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I’ve been hearing excellent things about Holly Bourne’s ‘Am I Normal Yet?’ so when it popped up in the Amazon Vine Review Programme I knew I had to give it a whirl. As ever, with books that have been sent to me for review purposes all opinions are my own.

am-i-normal-yet-by-holly-bourne

Evie is a young woman just about to start college. She is a little nervous, due to the fact that she has been away from school for some time in the grip of OCD and anxiety which left her a prisoner of her own thoughts and behaviours. Evie is at a new sixth form and is about to attempt some kind of normal life now. Her meds are decreasing, her therapist is happy with her progress and it looks like Evie will get her wish. To be normal.

The problem is that being a teenager is rough, and stressful. Evie thinks that this is down to her mental health problems, when actually much of it is down to just growing up. Evie though, feels that she can’t really talk to any of her new friends about what she is going through, and her family simply don’t understand or know how to handle her. As the tensions within Evie build, her mental health problems start to come back and just ignoring them isn’t going to help matters.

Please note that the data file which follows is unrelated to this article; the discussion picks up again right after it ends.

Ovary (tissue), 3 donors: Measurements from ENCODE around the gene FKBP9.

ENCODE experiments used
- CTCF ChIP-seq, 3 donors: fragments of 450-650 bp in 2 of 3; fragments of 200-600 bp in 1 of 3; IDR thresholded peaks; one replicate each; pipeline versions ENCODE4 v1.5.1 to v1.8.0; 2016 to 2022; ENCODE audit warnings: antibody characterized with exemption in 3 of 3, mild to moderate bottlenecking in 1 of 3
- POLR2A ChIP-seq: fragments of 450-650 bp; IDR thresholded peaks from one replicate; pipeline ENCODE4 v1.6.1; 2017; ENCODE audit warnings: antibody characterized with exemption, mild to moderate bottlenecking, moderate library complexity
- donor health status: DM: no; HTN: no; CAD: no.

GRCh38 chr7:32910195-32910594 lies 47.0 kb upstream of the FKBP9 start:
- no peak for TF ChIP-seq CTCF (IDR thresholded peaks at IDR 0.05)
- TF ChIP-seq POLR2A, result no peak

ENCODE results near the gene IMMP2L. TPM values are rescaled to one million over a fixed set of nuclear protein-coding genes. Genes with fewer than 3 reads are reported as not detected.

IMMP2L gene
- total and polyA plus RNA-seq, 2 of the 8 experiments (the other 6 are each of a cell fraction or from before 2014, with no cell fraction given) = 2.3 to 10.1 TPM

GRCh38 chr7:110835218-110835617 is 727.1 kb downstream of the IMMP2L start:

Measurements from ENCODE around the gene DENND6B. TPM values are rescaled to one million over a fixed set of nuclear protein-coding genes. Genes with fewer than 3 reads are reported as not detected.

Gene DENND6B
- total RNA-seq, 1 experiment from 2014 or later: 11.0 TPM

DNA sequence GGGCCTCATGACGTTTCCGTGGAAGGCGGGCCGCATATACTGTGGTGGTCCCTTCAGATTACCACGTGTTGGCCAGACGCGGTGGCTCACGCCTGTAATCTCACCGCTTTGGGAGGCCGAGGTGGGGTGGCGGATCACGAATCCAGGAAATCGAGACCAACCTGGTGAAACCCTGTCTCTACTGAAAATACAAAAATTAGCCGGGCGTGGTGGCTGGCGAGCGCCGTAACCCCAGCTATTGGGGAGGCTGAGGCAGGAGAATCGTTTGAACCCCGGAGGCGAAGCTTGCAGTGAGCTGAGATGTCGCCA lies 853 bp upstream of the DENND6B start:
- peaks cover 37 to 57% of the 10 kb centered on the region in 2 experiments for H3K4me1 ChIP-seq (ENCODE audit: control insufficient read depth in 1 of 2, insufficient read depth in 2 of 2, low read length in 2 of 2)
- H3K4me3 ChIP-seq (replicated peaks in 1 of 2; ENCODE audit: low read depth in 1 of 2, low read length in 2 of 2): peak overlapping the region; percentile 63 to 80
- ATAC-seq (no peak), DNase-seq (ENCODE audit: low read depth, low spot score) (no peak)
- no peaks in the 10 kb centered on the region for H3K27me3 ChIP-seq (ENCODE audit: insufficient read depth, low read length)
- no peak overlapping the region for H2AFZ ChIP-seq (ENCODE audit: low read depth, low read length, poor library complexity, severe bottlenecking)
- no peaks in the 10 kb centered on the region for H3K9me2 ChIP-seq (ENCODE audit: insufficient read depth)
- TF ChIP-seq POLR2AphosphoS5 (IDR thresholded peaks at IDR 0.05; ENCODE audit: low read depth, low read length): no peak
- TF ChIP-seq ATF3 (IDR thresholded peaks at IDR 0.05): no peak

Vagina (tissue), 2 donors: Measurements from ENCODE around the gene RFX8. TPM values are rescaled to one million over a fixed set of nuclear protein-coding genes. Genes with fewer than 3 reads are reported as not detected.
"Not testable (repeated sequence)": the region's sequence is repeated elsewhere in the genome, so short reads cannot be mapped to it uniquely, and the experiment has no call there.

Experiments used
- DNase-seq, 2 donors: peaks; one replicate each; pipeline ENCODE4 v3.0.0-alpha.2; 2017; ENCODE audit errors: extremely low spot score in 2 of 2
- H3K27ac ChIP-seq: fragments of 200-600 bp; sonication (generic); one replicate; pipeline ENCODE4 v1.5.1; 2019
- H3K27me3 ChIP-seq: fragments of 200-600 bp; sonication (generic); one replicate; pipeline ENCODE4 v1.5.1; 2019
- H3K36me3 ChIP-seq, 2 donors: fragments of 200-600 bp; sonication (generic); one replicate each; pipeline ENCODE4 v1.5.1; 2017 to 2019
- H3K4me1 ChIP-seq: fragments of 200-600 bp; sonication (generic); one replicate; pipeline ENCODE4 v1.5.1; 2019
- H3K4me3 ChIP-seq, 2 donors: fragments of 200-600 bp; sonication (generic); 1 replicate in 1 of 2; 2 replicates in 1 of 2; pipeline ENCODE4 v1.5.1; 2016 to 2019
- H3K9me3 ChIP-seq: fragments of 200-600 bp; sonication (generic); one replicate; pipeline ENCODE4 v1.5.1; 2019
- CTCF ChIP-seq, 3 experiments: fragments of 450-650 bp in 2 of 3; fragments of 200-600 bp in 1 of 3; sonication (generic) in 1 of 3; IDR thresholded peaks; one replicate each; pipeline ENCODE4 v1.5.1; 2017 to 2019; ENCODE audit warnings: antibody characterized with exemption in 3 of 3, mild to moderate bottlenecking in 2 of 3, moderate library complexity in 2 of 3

This is a wonderful book. As someone who suffered with mental health problems of my own during my teenage years I identified with Evie a lot. I thought she was brilliantly portrayed and she was very real for me.

I particularly liked Evie’s new friends Amber and Lottie, and their tussles with what it means to be a teenage feminist, and how you reconcile it with what teenage girls feel and need and want. I thought it was a really fresh and interesting take on what could have been told as a more traditional tale of mental health and redemption.

The story ends with hope, but is also quite open, and I believe Holly Bourne’s intention is to make this the first of a trilogy following the three girls lives. I very much look forward to reading the next book when it comes out.

This is definitely a book for teens. The subject material is rather advanced for primary aged readers but I would recommend it for girls aged 12 and up.

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